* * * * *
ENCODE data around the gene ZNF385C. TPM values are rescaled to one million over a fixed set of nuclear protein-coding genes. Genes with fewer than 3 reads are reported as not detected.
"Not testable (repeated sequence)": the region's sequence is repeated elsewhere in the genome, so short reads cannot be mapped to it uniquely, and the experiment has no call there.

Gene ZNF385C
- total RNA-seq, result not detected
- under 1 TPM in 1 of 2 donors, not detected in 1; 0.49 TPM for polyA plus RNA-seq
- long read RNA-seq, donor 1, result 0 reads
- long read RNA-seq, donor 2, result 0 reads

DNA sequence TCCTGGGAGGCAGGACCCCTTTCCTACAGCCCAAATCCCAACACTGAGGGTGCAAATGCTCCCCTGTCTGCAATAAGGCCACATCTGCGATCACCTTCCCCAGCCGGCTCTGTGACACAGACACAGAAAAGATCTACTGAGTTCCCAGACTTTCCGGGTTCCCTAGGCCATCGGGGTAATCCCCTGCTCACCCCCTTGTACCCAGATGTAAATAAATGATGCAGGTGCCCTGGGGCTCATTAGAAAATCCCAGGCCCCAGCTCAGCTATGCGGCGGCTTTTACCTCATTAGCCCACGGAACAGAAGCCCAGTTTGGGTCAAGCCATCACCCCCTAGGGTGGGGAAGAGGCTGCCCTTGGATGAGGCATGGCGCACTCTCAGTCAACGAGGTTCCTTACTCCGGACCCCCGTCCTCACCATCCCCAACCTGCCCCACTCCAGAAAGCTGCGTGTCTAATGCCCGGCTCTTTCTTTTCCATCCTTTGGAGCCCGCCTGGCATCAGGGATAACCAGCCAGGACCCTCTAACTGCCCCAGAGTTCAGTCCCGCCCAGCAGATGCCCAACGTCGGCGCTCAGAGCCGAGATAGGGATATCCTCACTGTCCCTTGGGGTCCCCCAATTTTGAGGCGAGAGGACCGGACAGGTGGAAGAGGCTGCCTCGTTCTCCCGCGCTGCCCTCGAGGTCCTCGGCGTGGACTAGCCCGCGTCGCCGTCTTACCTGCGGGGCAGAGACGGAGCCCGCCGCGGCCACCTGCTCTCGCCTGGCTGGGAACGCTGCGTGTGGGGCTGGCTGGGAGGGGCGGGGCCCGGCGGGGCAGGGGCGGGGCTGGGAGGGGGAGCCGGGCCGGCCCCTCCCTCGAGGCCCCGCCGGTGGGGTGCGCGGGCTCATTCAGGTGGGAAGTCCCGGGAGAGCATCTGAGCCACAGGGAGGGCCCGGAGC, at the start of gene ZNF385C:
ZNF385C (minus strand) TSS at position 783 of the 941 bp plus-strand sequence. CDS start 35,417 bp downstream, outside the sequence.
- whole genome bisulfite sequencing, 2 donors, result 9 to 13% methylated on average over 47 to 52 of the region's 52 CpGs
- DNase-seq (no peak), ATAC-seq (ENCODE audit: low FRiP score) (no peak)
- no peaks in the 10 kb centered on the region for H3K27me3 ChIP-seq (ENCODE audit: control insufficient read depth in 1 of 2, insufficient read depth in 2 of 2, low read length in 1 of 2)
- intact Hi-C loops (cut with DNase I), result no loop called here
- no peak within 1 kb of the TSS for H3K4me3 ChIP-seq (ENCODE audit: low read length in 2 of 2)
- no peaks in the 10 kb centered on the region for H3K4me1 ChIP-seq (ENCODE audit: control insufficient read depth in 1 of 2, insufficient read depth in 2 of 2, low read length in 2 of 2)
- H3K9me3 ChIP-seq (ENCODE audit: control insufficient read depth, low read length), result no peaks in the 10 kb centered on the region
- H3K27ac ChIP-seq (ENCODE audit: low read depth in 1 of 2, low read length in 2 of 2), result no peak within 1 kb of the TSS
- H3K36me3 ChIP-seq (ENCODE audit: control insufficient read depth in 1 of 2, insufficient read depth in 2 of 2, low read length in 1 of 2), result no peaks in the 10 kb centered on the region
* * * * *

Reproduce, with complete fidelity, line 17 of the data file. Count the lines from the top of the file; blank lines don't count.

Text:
- H3K27ac ChIP-seq (ENCODE audit: low read depth in 1 of 2, low read length in 2 of 2), result no peak within 1 kb of the TSS